Eastern Michigan University
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Eating and Addictive Behaviors Lab

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Our Research Team

Karen Saules Ph.D.


karenDr. Karen Saules earned her doctorate degree from Wayne State University and subsequently completed her post-doctoral fellowship at the University of Michigan. She is the head of the Eating and Addictive Behaviors Lab as well as the Psychology Clinic Director. Her research interests and expertise includes addictive behaviors, interaction of addictive and eating behaviors, binge eating, obesity, bariatric surgery, weight management/ maintenance, body image, weight stigma.

Meagan Carr, M.S.

Doctoral Student

meaganMeagan is a doctoral candidate currently completing her doctoral internship at Yale University. Meagan’s research interests include binge eating disorder, addictive behaviors, and understanding the development and course of these conditions. She also has a specific interest in issues related to diversity and behavioral addictions, including how methods of assessment may influence our understanding of clients of color and their experiences with the symptoms of behavioral addiction. Meagan’s dissertation work involved the development of a short screening measure that assesses for problems related to seven potentially addictive behaviors. In collaboration with Wayne State University (Detroit, Michigan) and St. Vincent Bariatric Center (Camel, Indiana), the measure is being trialed in a methadone maintenance clinic and bariatric surgery center. She has also obtained further training in clinical research at Yale’s Department of Psychiatry within the Program for Obesity, Weight, and Eating Research (P.O.W.E.R.).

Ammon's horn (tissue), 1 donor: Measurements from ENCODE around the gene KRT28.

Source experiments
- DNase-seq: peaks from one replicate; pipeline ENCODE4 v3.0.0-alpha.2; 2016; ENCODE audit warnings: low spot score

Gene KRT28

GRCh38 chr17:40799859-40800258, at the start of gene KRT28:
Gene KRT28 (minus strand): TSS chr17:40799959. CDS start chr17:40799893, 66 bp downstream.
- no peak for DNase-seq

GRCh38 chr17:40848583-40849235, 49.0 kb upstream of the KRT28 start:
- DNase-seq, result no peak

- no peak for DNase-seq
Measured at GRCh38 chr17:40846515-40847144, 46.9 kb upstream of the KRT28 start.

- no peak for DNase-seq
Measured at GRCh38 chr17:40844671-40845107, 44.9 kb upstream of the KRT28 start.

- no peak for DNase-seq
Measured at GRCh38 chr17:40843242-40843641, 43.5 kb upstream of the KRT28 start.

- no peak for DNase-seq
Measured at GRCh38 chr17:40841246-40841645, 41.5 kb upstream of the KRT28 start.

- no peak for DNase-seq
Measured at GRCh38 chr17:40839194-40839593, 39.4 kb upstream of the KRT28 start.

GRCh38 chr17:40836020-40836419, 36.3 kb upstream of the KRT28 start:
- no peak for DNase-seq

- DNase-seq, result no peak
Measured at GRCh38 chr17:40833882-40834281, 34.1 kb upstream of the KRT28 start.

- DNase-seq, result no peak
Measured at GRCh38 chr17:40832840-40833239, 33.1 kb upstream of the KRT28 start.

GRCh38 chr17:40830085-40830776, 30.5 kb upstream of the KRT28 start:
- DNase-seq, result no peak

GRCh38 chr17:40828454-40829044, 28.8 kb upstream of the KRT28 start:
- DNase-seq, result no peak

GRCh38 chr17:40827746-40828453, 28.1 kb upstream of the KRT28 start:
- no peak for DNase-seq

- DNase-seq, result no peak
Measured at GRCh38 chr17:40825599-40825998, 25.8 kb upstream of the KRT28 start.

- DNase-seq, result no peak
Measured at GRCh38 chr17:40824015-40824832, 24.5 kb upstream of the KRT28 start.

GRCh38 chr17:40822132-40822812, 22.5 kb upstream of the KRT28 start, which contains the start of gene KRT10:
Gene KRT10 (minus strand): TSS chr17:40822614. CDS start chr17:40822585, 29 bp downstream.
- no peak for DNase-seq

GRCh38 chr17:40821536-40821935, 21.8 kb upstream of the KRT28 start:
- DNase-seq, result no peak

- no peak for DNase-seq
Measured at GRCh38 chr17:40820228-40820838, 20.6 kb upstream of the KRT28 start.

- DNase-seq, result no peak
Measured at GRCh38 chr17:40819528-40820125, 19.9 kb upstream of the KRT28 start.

Megan Pejsa-Reitz, M.S.

Doctoral StudentMegan Pejsa-Reitz

Megan is in her fourth year of studies in the clinical psychology doctoral program. Megan's research interests focus on eating disorders, physical activity, and obesity. She has a specific interest in understanding the continuum of protectiveness and risk associated with physical activity behavior as it intersects with disordered eating pathology. Megan's qualifying paper evaluated physical activity interventions from a behavioral health perspective. In regards to clinical work, Megan co-developed and co-led two iterations of a modified version of the Acceptance-based Behavioral Weight Loss program, Effective Weight Loss, for adults with obesity at the EMU Psychology Clinic and she is currently on external practicum at Henry Ford's Bariatric Surgery and Behavioral Health Services Program.

Kirstie Herb, B.S.

Doctoral Student

kirstieKirstie is a second-year doctoral student originally from Pennsylvania. She earned her bachelor's degree from Penn State University in 2015 where she majored in psychology with a neuroscience concentration. Before attending EMU, she worked as a research coordinator in the Program in Eating Disorders and Obesity Research at Drexel University. Kirstie is broadly interested in identifying psychological, behavioral, and biological mechanisms associated with appetite, eating behavior, and weight, particularly in relation to obesity and disordered eating. She also has an interest in normative eating behavior and collaborates with Dr. Joseph Breza on studies of chemosensation and taste perception in the murine-nervous system.